A proposed change to Rochester’s ethics code would clarify when elected and appointed officials are able to offer opinions on development projects.

“This kind of stuff is not at all intuitive,” said Faye Harris, president of Rochester’s Ethical Practices Board.

While a 2009 board opinion ruled that council members, as well as Planning and Zoning Commission members, must refrain from stating an opinion on a request that will eventually involve an official hearing, Rochester City Council member Mark Bransford said Wednesday that the issue isn’t specifically addressed in the city’s ethics code.

“This is a situation where you can really get into trouble,” he told the Ethical Practices Board, adding that during his first two months in office, he’s already had developers and neighbors ask for his opinion on proposed projects.

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The issue was at the center of a 2017 ethics complaint Bransford filed against his Ward 2 council predecessor, Michael Wojcik.

In that complaint, he alleged Wojcik crossed the line during meetings with neighbors and others related to the project that became the Berkman Apartments, west of Saint Marys Hospital.

Wojcik denied the allegations, claiming he attended meetings to support constituents, and the ethics board eventually dismissed the complaint, citing a lack of evidence showing any bias in his vote regarding the development.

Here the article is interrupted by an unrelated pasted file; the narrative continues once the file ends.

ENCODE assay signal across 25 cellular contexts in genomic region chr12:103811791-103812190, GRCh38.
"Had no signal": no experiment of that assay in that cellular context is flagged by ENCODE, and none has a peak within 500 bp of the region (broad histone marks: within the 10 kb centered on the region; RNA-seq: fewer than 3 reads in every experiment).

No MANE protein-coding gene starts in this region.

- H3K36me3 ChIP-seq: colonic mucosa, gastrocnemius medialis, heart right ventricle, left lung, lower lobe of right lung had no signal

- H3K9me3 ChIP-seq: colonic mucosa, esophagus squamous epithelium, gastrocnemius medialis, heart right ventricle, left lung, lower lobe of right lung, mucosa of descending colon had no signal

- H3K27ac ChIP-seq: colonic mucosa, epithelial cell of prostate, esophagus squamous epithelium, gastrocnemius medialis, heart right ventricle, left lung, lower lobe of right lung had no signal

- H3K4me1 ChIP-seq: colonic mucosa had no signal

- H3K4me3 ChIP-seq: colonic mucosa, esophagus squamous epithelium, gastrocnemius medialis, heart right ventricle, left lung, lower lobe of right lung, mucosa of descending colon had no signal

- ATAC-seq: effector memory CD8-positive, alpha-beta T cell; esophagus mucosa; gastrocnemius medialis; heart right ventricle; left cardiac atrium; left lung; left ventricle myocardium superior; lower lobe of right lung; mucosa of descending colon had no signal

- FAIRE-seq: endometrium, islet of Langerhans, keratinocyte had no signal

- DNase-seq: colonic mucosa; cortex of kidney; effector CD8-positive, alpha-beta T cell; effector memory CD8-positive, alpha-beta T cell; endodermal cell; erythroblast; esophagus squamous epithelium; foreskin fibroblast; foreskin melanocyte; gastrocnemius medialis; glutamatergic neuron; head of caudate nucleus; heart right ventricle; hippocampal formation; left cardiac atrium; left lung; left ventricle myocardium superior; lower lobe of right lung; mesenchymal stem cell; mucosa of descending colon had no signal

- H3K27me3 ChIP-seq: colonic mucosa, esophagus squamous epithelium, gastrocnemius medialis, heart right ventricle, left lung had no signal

Lin Gentling, who was a member of the Ethical Practices Board when the 2009 opinion was written, said Wednesday that the opinion clearly allows council members to meet with developers and others in order to collect information regarding proposed developments.

She said the line is only crossed if an opinion is voiced by a council member, who later votes on a formal land-development request.

When the board ruled on Bransford’s complaint in early 2018, Harris said holding the line can be challenging.

"In the end, he's human," she said of Wojcik. "You can't expect someone to have any thoughts about something and give zero hints about what that is."

Bransford said having four new council members this year brings added challenges and he wants to ensure future officials don’t overlook the potential conflict.

“This was just an opinion,” he said of the board’s 2009 ruling. “It was sort of dangling off the end of the code.”

The board unanimously voted to instruct City Attorney Jason Loos to prepare a proposed ethics code change that would incorporate the 2009 opinion.

The board is expected to review the proposal during its April 7 meeting, at which time it could send a recommendation to the city council regarding the change to the code.